Classifications [top]

9. Marine Neritic -> 9.10. Marine Neritic - Estuaries
suitability:Suitable  
9. Marine Neritic -> 9.9. Marine Neritic - Seagrass (Submerged)
suitability:Suitable  
9. Marine Neritic -> 9.7. Marine Neritic - Macroalgal/Kelp
suitability:Suitable  
9. Marine Neritic -> 9.6. Marine Neritic - Subtidal Muddy
suitability:Suitable  
9. Marine Neritic -> 9.5. Marine Neritic - Subtidal Sandy-Mud
suitability:Suitable  
9. Marine Neritic -> 9.4. Marine Neritic - Subtidal Sandy
suitability:Suitable  
9. Marine Neritic -> 9.3. Marine Neritic - Subtidal Loose Rock/pebble/gravel
suitability:Suitable  

In-Place Research, Monitoring and Planning
  Action Recovery plan:No
  Systematic monitoring scheme:No
In-Place Land/Water Protection and Management
  Conservation sites identified:No
  Occur in at least one PA:Yes
  Area based regional management plan:No
  Invasive species control or prevention:Unknown
In-Place Species Management
  Harvest management plan:No
  Successfully reintroduced or introduced beningly:No
  Subject to ex-situ conservation:Unknown
In-Place Education
  Subject to recent education and awareness programmes:No
  Included in international legislation:No
  Subject to any international management/trade controls:No
1. Residential & commercial development -> 1.1. Housing & urban areas
♦ timing:Ongoing    
→ Stresses
  • 1. Ecosystem stresses -> 1.1. Ecosystem conversion
  • 1. Ecosystem stresses -> 1.2. Ecosystem degradation

1. Residential & commercial development -> 1.2. Commercial & industrial areas
♦ timing:Ongoing    
→ Stresses
  • 1. Ecosystem stresses -> 1.1. Ecosystem conversion
  • 1. Ecosystem stresses -> 1.2. Ecosystem degradation

1. Residential & commercial development -> 1.3. Tourism & recreation areas
♦ timing:Ongoing    
→ Stresses
  • 1. Ecosystem stresses -> 1.1. Ecosystem conversion
  • 1. Ecosystem stresses -> 1.2. Ecosystem degradation

1. Research -> 1.2. Population size, distribution & trends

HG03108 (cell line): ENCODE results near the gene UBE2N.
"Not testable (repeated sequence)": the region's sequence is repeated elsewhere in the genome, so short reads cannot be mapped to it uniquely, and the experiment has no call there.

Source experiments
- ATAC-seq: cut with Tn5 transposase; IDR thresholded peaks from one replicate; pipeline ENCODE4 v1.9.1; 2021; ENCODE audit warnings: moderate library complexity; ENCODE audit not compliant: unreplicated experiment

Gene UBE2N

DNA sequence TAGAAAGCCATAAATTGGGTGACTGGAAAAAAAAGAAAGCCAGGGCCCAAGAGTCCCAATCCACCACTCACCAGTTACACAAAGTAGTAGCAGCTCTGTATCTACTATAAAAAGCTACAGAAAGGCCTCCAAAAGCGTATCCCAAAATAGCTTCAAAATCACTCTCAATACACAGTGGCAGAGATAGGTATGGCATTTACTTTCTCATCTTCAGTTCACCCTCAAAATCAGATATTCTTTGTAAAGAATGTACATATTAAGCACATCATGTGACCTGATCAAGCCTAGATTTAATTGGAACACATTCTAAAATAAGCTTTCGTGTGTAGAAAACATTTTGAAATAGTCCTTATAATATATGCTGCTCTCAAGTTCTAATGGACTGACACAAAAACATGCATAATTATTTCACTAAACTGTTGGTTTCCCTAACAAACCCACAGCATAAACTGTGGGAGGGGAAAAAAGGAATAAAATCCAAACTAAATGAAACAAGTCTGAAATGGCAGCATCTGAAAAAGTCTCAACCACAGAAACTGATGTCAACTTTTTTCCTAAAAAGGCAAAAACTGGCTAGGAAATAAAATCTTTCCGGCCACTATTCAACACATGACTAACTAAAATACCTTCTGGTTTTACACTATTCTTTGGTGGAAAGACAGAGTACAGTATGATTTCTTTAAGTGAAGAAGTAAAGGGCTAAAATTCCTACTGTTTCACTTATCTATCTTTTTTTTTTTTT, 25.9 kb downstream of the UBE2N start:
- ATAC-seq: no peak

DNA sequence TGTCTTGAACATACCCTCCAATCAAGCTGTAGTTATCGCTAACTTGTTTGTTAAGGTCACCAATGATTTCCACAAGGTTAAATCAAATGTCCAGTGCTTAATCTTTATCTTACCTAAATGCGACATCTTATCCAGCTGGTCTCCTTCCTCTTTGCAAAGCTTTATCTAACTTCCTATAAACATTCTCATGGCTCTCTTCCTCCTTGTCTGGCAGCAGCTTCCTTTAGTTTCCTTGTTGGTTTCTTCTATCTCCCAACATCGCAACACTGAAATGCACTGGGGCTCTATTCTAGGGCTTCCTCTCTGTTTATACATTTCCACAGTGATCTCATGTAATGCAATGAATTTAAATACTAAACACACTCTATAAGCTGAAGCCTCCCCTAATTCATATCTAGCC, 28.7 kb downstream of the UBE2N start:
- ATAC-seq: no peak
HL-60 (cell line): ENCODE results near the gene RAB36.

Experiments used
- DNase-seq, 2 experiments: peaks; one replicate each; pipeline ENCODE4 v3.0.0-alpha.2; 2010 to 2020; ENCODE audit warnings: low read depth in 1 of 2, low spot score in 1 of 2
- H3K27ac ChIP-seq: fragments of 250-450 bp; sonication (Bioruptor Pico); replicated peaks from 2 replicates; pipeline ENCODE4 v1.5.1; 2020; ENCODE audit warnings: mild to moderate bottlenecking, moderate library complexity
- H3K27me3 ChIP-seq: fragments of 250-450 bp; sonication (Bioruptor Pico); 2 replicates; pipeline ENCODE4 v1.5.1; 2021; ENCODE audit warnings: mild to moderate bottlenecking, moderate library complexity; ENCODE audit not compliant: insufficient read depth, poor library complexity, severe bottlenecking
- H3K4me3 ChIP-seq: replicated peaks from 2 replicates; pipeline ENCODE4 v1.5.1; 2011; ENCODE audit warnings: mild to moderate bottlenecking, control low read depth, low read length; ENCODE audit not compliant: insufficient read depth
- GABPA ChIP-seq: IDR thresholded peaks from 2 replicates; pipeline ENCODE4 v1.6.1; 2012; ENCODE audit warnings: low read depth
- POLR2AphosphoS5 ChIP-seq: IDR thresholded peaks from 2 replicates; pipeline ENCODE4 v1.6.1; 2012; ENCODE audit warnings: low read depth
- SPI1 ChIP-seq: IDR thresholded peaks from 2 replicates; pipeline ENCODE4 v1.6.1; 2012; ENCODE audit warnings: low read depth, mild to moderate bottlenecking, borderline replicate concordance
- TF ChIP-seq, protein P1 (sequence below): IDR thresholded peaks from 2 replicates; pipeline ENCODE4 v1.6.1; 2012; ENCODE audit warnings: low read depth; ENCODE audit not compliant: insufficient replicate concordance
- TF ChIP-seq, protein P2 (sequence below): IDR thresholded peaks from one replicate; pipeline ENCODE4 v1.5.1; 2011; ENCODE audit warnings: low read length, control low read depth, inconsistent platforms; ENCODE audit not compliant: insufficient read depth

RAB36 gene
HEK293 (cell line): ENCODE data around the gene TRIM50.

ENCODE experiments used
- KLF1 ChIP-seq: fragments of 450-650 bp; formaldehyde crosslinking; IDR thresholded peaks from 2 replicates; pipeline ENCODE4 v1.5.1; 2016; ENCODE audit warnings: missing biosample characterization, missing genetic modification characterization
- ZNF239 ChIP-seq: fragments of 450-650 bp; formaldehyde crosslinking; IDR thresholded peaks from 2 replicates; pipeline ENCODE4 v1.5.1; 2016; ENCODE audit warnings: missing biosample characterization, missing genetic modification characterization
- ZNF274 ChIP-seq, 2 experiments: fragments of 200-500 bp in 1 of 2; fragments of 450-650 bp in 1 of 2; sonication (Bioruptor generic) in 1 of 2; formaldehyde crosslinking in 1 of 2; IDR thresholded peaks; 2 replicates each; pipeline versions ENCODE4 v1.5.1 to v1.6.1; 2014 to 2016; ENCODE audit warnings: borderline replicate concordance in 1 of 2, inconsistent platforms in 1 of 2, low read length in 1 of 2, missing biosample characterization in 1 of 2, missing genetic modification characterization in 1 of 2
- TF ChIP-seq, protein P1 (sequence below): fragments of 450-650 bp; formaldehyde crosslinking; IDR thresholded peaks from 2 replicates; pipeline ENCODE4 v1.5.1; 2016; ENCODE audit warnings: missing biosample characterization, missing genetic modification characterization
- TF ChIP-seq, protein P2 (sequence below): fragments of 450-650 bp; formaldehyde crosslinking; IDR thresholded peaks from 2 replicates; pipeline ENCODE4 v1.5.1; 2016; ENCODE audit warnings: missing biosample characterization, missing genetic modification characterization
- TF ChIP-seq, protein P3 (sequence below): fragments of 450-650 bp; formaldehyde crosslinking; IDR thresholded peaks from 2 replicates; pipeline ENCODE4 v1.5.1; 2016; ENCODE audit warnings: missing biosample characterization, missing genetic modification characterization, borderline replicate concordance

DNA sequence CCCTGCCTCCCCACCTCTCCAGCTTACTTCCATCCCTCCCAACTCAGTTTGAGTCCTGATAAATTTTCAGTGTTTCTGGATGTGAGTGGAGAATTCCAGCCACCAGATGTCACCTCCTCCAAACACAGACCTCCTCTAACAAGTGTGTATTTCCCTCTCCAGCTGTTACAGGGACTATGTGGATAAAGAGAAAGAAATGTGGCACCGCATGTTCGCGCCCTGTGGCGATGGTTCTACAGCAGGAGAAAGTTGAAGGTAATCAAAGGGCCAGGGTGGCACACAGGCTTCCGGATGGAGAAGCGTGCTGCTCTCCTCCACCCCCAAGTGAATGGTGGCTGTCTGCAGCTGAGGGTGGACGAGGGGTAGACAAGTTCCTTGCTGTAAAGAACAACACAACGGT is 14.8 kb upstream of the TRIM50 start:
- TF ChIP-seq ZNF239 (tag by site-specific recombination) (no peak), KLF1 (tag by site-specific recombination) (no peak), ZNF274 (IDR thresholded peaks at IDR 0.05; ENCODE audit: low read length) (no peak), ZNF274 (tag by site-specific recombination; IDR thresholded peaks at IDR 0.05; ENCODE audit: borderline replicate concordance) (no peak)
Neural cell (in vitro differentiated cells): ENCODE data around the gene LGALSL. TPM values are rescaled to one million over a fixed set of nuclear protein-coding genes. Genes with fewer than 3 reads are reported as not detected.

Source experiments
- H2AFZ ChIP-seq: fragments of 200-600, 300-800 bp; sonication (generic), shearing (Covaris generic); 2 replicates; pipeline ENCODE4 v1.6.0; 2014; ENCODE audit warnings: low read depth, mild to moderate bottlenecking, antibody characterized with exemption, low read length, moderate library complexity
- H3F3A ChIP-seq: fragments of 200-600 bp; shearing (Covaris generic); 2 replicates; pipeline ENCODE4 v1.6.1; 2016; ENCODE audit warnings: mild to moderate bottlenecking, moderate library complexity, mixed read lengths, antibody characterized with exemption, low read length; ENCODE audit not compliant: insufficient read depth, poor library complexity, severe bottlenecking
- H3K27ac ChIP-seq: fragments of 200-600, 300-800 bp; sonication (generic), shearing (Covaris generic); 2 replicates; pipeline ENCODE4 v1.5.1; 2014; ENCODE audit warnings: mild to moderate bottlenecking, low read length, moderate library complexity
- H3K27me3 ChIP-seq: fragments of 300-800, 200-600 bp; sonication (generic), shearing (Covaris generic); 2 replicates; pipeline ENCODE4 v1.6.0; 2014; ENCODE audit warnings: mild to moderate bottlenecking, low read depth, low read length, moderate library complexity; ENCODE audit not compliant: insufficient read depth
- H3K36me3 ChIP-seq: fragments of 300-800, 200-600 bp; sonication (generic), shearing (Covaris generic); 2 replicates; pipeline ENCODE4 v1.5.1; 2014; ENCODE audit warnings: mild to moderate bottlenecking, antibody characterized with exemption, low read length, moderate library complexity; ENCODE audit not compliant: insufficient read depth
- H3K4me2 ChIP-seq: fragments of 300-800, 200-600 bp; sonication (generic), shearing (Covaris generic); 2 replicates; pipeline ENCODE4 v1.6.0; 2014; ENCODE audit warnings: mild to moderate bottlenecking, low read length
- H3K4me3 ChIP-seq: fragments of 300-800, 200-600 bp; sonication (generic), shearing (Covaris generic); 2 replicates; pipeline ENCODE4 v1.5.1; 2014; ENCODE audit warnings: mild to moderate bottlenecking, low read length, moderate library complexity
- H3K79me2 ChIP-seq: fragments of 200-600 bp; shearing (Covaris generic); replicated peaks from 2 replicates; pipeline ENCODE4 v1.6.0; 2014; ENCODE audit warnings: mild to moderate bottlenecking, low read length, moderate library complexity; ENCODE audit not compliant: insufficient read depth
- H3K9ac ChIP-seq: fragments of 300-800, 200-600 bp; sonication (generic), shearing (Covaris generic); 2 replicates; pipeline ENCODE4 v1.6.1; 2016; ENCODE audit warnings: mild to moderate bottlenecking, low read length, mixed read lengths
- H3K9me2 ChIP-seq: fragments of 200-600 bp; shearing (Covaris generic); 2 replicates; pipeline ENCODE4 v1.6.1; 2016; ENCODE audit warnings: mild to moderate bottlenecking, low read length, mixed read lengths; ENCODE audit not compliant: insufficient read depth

1. Research -> 1.3. Life history & ecology
1. Research -> 1.5. Threats
3. Monitoring -> 3.1. Population trends
3. Monitoring -> 3.4. Habitat trends

Bibliography [top]

Breder, C.M. and Rosen, D.E. 1966. Modes of reproduction in fishes. T.F.H. Publications, Neptune City, New Jersey.

Dawson, C.E. 1985. Indo-Pacific pipefishes (Red Sea to the Americas). The Gulf Coast Research Laboratory Ocean Springs.

Fritzsche, R.A. 1980. Revision of the eastern Pacific Syngnathidae (Pisces: Syngnathiformes), including both recent and fossil forms. Proceedings of the California Academy of Sciences 48: 181-227.

Garcia, A M., Geraldi, R.M. and Vieira, J.P. 2005. Diet composition and feeding strategy of the southern pipefish Syngnathus folletti in a Widgeon grass bed of the Patos Lagoon Estuary, RS, Brazil. Neotropical Ichthyology 3(3): 427-432.

IUCN. 2016. The IUCN Red List of Threatened Species. Version 2016-3. Available at: www.iucnredlist.org. (Accessed: 07 December 2016).

IUCN and UNEP. 2014. The World Database on Protected Areas (WDPA). Cambridge, UK. Available at: www.wdpa.org .

Kendrick, A.J. and Hyndes, G.A. 2005. Variations in the dietary compositions of morphologically diverse syngnathid fishes. Environmental Biology of Fishes 72: 415-427.

Nelson, J.N. 2006. Fishes of the World. John Wiley and Sons, Inc., New York.

Robertson, D.R. and Allen, G.R. 2006. Shore fishes of the tropical eastern Pacific: an information system. Smithsonian Tropical Research Institute, Balboa, Panamá.

Swain, J. 1882. A review of the Syngnathinae of the United States, with a description of one new species. Proceedings of the United States National Museum 5(283): 307-315.

Vincent, A.C.J., Foster, S.J. and Koldewey, H.J. 2011a. Conservation and management of seahorses and other Syngnathidae. Journal of Fish Biology 78: 1681-1724.

Vincent, A.C.J., Giles, B.G., Czembor, C.A. and Foster, S.J. 2011b. Trade in seahorses and other syngnathids in non-Asian countries (1998-2001). Fisheries Centre Research Reports 19(1). Fisheries Centre, University of British Columbia [ISSN 1198-6727].


Citation: Pollom, R. 2016. Syngnathus auliscus. The IUCN Red List of Threatened Species 2016: e.T183743A67621986. . Downloaded on 20 August 2017.